For 10 of the latest 12 quarters the inflation rate has been in the 1-2% range, consistent with the fact that inflation in Australia remains low and stable. But there is a problem with the inflation target being 2-3% when that target is so difficult to achieve given global factors and their influence on inflation, and structural changes in our economy. Now is not the time to cut rates, rather it is time to reset the inflation target to 1-3% to better reflect the Australian reality, and to avoid the pressure on the RBA to fruitlessly cut rates and create further distortions. I think that many economists have forgotten the pushing on a string analogy. At these levels of the cash rate further cuts in interest rates are unlikely to do much to stimulate the economy.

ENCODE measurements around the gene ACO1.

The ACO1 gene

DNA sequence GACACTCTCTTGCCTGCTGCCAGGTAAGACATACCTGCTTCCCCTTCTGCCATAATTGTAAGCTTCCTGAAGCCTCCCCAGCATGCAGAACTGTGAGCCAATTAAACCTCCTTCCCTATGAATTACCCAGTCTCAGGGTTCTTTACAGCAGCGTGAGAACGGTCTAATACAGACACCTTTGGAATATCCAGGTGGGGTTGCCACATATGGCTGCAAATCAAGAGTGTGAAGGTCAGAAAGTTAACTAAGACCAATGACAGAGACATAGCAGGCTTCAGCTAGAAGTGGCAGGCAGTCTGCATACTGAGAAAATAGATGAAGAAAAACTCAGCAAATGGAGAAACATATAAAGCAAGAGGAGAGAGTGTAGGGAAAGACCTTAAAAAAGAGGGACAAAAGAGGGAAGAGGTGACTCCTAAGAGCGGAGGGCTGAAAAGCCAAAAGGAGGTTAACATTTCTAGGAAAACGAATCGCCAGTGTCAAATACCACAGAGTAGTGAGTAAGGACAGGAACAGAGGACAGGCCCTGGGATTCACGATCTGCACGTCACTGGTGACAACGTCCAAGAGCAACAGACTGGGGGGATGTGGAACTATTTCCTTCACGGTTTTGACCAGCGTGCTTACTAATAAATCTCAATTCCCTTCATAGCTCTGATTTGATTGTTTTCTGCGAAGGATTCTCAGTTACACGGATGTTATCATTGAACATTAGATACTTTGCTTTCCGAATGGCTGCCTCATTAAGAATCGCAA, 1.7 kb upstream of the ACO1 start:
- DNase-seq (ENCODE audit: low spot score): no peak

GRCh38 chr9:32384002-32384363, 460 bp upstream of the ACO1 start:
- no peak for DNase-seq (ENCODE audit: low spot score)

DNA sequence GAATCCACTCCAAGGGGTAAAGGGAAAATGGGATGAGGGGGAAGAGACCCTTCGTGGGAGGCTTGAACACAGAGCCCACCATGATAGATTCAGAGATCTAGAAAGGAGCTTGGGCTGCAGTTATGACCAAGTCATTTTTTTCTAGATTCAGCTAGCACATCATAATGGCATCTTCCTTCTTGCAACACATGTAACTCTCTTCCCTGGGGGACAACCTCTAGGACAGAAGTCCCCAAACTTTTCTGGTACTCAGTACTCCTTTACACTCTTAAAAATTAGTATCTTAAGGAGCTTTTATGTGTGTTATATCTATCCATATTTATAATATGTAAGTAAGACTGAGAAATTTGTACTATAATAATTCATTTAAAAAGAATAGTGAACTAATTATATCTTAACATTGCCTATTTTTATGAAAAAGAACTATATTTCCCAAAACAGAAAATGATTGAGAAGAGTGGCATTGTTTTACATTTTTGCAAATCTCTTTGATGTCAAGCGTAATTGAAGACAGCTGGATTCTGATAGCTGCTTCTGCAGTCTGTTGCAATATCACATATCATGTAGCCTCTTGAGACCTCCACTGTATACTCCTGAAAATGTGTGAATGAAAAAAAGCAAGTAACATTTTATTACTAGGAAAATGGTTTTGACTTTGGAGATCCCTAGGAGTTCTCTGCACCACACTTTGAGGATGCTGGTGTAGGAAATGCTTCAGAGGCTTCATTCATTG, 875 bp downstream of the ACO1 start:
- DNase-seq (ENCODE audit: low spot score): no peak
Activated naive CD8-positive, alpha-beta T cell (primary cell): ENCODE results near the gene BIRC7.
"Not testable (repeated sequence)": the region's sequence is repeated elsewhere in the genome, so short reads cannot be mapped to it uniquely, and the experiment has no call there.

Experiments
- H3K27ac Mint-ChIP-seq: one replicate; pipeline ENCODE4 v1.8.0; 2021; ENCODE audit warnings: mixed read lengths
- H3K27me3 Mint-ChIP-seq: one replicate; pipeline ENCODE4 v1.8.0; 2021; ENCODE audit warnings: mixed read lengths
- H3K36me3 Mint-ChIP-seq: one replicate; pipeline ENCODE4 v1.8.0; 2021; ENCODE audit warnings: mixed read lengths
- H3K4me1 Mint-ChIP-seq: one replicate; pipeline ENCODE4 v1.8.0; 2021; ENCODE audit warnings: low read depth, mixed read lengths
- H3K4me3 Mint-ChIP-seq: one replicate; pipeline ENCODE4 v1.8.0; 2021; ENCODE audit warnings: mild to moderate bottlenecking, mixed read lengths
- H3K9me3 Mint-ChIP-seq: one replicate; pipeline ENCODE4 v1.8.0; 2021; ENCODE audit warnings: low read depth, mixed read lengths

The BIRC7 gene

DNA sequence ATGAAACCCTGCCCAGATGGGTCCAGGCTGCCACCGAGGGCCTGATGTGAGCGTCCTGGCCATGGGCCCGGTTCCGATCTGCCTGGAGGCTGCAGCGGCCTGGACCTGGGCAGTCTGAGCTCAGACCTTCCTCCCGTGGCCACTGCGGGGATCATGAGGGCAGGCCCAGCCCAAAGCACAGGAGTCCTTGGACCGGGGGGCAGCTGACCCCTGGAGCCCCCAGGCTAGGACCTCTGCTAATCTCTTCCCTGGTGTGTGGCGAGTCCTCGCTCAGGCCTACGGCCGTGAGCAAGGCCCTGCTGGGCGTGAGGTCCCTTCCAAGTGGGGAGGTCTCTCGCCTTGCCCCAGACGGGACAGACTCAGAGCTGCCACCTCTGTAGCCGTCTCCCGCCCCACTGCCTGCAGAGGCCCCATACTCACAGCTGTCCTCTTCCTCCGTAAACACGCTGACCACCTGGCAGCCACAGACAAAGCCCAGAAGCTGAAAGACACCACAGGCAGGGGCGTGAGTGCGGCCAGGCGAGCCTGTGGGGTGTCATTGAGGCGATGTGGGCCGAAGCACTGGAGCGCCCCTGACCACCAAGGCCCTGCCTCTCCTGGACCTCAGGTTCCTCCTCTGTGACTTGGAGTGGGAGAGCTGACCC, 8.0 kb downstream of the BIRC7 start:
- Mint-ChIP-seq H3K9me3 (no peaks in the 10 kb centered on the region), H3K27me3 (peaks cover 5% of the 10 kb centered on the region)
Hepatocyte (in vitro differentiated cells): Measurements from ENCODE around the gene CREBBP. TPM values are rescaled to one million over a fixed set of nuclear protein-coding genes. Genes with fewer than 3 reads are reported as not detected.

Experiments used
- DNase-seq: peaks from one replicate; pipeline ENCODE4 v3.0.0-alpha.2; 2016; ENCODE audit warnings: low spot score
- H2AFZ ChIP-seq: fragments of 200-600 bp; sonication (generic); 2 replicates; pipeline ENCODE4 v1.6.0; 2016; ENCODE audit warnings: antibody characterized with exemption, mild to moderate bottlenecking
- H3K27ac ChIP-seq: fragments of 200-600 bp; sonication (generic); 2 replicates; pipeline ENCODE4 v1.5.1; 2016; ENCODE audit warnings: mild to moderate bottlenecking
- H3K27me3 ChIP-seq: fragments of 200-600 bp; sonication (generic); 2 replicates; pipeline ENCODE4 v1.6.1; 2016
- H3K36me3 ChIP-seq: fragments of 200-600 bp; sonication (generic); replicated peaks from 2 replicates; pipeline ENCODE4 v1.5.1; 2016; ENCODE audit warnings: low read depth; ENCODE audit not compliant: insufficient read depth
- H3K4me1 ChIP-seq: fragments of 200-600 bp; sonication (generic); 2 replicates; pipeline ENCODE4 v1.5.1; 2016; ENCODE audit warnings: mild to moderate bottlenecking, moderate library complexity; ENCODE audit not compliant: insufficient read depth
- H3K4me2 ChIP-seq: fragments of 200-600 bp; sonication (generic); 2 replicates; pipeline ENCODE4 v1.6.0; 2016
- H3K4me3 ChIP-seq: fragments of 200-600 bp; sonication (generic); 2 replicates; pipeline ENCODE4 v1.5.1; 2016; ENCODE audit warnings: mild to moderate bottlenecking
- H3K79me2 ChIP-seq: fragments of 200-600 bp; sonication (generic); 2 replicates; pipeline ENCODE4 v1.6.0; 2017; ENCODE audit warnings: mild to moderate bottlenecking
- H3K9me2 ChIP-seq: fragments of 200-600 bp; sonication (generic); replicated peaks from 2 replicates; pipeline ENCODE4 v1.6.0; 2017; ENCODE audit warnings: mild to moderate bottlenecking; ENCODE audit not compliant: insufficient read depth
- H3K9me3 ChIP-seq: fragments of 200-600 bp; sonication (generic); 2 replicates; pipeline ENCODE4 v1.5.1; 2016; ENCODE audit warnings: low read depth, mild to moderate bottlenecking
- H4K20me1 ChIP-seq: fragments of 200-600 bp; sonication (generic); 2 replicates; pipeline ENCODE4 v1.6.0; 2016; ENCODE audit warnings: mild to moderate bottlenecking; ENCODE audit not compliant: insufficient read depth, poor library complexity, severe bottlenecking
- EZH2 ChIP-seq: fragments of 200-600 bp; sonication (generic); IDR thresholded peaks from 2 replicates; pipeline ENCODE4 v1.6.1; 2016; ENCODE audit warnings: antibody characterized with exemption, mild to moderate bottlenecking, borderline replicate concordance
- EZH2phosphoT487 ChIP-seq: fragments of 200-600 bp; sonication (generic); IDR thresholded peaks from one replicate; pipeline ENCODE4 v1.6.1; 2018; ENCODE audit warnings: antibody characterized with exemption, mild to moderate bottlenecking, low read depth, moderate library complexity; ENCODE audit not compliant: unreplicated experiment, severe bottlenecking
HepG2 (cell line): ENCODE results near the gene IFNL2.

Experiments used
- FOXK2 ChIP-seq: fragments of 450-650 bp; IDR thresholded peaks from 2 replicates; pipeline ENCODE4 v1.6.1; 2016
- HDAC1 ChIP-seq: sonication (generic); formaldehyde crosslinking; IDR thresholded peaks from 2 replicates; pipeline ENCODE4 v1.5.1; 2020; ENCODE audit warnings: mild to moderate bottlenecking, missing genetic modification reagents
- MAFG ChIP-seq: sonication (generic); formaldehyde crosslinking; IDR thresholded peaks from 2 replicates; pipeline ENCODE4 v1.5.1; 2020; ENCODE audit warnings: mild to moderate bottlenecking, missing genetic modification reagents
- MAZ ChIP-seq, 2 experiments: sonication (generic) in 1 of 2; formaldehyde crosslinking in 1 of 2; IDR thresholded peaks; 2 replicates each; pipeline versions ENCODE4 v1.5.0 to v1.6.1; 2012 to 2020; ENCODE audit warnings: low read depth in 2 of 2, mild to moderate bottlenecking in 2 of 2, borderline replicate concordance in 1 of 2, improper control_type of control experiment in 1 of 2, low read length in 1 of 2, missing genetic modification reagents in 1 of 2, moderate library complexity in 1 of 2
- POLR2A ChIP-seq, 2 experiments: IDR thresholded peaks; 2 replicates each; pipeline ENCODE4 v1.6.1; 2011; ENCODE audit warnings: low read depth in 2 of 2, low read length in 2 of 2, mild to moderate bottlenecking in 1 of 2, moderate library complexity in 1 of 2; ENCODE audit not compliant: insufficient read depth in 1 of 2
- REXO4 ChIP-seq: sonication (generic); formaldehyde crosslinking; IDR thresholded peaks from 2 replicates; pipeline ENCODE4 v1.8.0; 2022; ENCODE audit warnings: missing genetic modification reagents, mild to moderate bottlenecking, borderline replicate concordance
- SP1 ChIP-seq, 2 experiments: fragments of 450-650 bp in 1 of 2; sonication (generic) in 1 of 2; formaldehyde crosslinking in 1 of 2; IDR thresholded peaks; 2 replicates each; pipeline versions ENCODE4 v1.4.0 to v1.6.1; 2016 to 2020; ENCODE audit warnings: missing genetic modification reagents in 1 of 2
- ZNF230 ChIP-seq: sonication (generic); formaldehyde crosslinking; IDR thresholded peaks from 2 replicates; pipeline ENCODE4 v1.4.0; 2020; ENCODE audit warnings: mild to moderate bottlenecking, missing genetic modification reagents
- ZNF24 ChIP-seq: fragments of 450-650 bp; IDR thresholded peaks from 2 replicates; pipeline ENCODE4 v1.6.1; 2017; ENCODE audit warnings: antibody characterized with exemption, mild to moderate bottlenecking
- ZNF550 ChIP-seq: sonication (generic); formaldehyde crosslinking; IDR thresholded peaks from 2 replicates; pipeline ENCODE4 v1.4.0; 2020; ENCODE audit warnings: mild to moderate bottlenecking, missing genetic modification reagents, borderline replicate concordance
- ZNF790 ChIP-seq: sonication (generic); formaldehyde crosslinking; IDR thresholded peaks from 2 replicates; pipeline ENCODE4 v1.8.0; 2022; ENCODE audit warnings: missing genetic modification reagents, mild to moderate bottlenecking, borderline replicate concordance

The recent decline in inflation to 1.3%, clearly below the RBA’s 2-3% target range, looks broad-based and provides a clear impetus for the RBA to cut the policy interest rate. Even a 50 basis point cut could be justified by the magnitude of the decline in inflation and the recent uptick in the unemployment rate to 5.2%. Furthermore, the RBA should signal that it will do whatever it can to bring inflation well back into its target range and not plan to raise rates at least until inflation is at the high end of the range and forecasts suggest strong risks of it persistently rising above the target range. The re-elected government’s plans for stimulative fiscal policy could help assist offsetting weaker demand in the economy. However, it is crucial that the RBA demonstrates its strong commitment to the current target range in order to keep inflation expectations stable and real interest rates low.